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Love on the rocks

Preschoolers paint and distribute 'love rocks' around West Linn


by: VERN UYETAKE - Heart Centered Montessori student Eleanor Wyatt paints a rock on the porch outside the school.They are placed in trays, like cookies fresh out of the oven, before each of their individual journeys begin. Some are purple, others pink or white or a combination of all three. What they share in common is form — they are rocks — and one word: love.

For the third straight year, children at the Heart Centered Montessori preschool in West Linn spent the month of February painting what school administrator Meg Gulgren calls “love rocks” and distributing them throughout their communities. The goal, according to Gulgren, is to teach children at a young age about the power of giving — even anonymously.by:  VERN UYETAKE - Heart Centered Montessori student Charlie An places her rock near a tree in the school's play area.

“The whole idea behind it was to explain to the children that sometimes you can give things without the receiver even knowing who it’s from,” Gulgren said. “We should give without a lot of worry about what we’re going to get.”

The idea was inspired by a chance encounter on Cannon Beach seven years ago, when Gulgren stumbled on a rock with the word “peace” written on it. She never found out where it came from, but was touched by its existence and keeps it in her home to this day. Years later, she decided to spread the love through her students.

“It was such a treasure for me to find, something that said something like that on it,” Gulgren said. “And I thought, ‘Wow, we could really share this.’ ”

And so it was that on a pristine Monday afternoon on the school’s back porch, children pulled aprons over their heads and sat down to paint their rocks. Awaiting their turn, three boys — Isaac Banash, Austin Van Houten and Gustav Treske-Petasek — playfully argued about who had the biggest rock.

“Look how big MINE is!”

When the boys took their turns, the mood turned serious. Brows furrowed, Banash examined the color of his rock and made a simple declarationby: VERN UYETAKE - A set of completed love rocks waits to be placed around the community..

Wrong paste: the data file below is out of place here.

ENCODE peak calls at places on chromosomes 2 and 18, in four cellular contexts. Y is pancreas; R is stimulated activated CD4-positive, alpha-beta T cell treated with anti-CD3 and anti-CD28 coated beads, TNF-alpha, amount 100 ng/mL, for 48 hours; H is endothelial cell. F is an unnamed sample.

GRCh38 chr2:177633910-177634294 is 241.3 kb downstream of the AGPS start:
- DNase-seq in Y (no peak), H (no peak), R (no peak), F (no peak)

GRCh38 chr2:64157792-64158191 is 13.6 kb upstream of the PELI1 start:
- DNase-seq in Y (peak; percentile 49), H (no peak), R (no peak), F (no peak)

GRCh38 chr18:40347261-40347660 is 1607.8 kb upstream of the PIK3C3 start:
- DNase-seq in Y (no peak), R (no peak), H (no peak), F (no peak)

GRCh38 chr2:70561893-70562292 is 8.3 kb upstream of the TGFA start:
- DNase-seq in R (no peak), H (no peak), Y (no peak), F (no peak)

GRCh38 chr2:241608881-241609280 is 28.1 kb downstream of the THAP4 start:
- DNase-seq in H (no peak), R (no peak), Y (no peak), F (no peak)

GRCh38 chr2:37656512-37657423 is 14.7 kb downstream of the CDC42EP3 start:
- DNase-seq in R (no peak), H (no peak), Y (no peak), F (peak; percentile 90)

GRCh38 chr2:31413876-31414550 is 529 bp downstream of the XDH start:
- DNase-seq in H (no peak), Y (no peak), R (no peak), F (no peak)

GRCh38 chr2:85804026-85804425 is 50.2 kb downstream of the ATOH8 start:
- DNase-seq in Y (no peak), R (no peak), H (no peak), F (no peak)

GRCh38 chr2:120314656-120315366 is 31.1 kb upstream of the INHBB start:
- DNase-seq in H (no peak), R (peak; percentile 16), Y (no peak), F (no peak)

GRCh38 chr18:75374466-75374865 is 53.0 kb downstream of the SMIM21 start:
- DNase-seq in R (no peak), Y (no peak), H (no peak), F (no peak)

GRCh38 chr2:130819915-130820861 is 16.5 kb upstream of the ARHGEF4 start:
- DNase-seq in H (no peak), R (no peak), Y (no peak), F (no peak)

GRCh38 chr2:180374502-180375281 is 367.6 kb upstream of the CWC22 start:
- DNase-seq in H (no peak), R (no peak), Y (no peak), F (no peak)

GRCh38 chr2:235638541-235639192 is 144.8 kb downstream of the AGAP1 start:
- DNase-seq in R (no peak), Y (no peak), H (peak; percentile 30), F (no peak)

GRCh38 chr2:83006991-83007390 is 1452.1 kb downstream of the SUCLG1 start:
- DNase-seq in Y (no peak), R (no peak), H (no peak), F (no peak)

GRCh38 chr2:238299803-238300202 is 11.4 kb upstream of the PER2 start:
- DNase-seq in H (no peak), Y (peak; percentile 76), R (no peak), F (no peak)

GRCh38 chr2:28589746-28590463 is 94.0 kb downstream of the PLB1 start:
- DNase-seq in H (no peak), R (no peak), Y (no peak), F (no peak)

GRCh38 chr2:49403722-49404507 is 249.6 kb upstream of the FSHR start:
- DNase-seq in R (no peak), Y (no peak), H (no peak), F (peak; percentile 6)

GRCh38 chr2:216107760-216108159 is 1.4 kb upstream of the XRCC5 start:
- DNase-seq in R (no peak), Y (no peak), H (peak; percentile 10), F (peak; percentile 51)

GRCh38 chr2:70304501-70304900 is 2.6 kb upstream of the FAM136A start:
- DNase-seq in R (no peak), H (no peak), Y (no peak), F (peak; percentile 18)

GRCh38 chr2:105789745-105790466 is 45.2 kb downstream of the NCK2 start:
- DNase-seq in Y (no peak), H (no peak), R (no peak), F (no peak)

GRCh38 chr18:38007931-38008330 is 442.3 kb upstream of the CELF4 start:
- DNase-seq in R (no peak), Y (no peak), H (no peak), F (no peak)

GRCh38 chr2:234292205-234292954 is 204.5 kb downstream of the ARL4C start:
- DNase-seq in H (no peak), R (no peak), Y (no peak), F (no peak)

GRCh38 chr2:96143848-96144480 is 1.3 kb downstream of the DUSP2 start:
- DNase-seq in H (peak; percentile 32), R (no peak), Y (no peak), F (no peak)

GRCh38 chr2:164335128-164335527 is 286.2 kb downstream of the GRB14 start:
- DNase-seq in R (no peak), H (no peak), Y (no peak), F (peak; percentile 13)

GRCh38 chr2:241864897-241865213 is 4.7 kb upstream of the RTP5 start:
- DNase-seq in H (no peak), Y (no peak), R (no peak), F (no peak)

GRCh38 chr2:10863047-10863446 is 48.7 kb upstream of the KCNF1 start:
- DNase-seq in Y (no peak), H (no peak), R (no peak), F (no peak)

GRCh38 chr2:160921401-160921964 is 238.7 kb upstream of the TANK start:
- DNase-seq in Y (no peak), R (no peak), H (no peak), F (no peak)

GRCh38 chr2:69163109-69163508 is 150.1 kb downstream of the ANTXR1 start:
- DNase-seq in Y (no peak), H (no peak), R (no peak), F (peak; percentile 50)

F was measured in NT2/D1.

“I just need a little more white,” he said

It’s a serious task for these children, whose ages range from 3 to 6. In many cases, Gulgren and parents find it difficult to convince the children to give up their prized creations.

“It’s a very hard concept for a 3- to 6-year-old to let go of something that they’ve made, and without knowing who it’s intended for,” Gulgren said. “A lot of times they want to keep them. And that’s fine too. A lot of parents have said, ‘We’ll keep them for a few weeks and then we’ll start being able to let them go.’”

Nicole Gekov has had two of her children participate in the program, including 2-year-old Fleur this year. As her daughter painted diligently next to her, Gekov had high praise for the love rocks.

“I love it,” she said. “I think that it encompasses the whole notion of the school here, which is that they’re teaching the children to love and respect one another and to interact with the community in a loving and respectful way.”by: VERN UYETAKE - Gustav Treske-Petasek paints his rock while Fleur Baker and Austin Van Houten look on.

Gekov’s family generally places the rocks around the neighborhood, and some have remained on their neighbors’ porches for years now. The way the children interpret the activity, she said, depends on their age.

“This age, I think (Fleur) just enjoys the process of creating something and having an important mission to put it somewhere — it gives her something important to do,” Gekov said. “My older daughter, I think she understood the concept. ... She wanted to help promote love and peace and help people feel that way, so she would give it to those people that she felt that way about, like our neighbors.”

Due to the mysterious nature of this giving, gauging community reaction has been difficult. But based on her own past experience, Gulgren assumes that the message is spreading.

“We haven’t heard of anybody who’s found one,” she said. “But they’re out there.”




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